The town of Orth treats the Abyss with a sort of religious reverence. Their lives revolve around it. Though death due to the dangers of the Abyss is nearly inevitable for delvers, it is a much desired, honorable field of work. Upon the discovery of Lyza’s notes and whistle, the town concludes that since she has gone further than the sixth layer, she is as good as dead. Rather than a funeral, the town throws a festival in her honor, and performances tell children about her heroics, and about the glory of delving.
People in Orth are conditioned to believe that death in the Abyss is normal, and glorious. Delvers who die there are but a number, only remembered by the valuable relics they have brought to the surface.
Although the casualties of the Abyss are high, orphanages further condition children to desire to be great delvers themselves. In Riko’s orphanage the children are told that since their parents have “fallen nobly” they should work hard to follow in their footsteps. The children occasionally find skeletons with their hands together in prayer during their treasure hunts. Though the first layer of the Abyss is relatively safe, monsters from lower levels occasionally find their way upward. After one such monster nearly devours Riko’s friend Nat, their teacher, only mildly concerned, reminds Riko that in the future they should be more careful.
Also concerning is a story told by Nat to Reg, that there have been a series of recent deaths among children on their birthdays. The story appears to be meant to try to scare Reg, but considering past towns around the Abyss have disappeared after 2000 years, and with the town of Orth is coming up on being 2000 years old, it’s unsettling. This story becomes even more unsettling when Reg – before setting off on he and Riko’s adventure – says one last goodbye to Kiwi, a toddler who he spent a lot of time with when he first arrived at the orphanage. After Reg notes that Kiwi has recently been very tired, the little boy tells him that his birthday is the day after next.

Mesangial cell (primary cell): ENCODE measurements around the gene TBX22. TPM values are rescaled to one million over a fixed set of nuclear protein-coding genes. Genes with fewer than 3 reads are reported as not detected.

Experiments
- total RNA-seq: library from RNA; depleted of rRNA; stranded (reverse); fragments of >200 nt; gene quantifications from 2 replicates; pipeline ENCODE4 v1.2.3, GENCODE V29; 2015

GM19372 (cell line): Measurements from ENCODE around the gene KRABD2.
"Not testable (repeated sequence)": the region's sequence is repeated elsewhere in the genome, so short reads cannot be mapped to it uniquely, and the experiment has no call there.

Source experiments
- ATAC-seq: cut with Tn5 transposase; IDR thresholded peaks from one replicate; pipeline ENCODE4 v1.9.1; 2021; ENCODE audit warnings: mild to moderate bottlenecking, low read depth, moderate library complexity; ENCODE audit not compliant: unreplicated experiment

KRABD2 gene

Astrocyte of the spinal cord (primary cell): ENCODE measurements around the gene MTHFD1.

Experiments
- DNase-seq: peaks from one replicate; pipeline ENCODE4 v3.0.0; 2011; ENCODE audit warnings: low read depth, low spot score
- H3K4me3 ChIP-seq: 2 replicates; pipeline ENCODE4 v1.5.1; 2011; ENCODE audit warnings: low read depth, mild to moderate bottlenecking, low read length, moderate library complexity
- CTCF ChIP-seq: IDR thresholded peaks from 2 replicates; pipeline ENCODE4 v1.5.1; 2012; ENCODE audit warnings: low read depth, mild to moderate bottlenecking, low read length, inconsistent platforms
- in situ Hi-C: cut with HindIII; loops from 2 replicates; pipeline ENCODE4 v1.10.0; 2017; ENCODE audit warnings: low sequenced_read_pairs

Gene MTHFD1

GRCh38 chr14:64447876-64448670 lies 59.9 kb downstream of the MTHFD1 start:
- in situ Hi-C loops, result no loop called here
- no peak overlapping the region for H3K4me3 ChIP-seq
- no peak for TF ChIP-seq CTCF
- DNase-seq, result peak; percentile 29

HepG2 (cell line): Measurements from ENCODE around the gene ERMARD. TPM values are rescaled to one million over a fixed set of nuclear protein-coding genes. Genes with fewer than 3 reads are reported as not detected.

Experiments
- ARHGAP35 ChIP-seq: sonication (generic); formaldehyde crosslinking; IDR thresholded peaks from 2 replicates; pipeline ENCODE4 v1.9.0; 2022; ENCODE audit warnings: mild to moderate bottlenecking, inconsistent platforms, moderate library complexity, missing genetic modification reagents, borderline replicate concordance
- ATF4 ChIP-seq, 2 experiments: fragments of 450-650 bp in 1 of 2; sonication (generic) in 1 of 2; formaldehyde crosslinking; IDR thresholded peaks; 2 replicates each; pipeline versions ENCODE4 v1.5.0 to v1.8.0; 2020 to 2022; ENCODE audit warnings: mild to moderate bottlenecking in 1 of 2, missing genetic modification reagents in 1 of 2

Even Riko and Reg’s choice to travel to the bottom of the Abyss is ominous. While Reg, as a robot, is able to travel through the layers of the Abyss without suffering from the curse, it is clear that should they manage to travel beyond the fifth layer, Riko will be unable to come return as the person she is now, or even at all. It’s interesting that we see their departure through the eyes of Nat, who attempts to dissuade them from going. Nat shares the concerns of the audience, fully understanding the weight of the decision Riko is making.
Made in Abyss is beautifully animated, and each shot is a pleasure to take in. With art direction by Masuyama Osamu – who has done background art for films such as Spirited Away, Howls Moving Castle, Ponyo, and Kimi no Na Wa – the Abyss and the town of Orth look stunning. While I wasn’t initially a fan of the art style or the character designs, it’s hard to deny that the world of Made in Abyss, and the characters in it look charming, and the children in the story are absolutely adorable.
The characters of Made in Abyss themselves are also fantastic. Riko, our protagonist, is a delightfully mischievous tomboy, with a thirst for adventure, and is hard not to like. Her friends in the orphanage, other citizens of Orth, and Reg are equally interesting and full of personality.
A word of warning; having read the rest of what has been written so far in the manga, I can tell you that the generally happy, yet ominous first few episodes eventually turn into a series with some heavy, dark elements, and is at times gruesome and upsetting. I don’t think this series will end up being one for the faint of heart.
If you’re a fan of high fantasy and adventure, and are not deterred by dark themes, I highly recommend checking out Made in Abyss this season. I highly doubt you will regret it.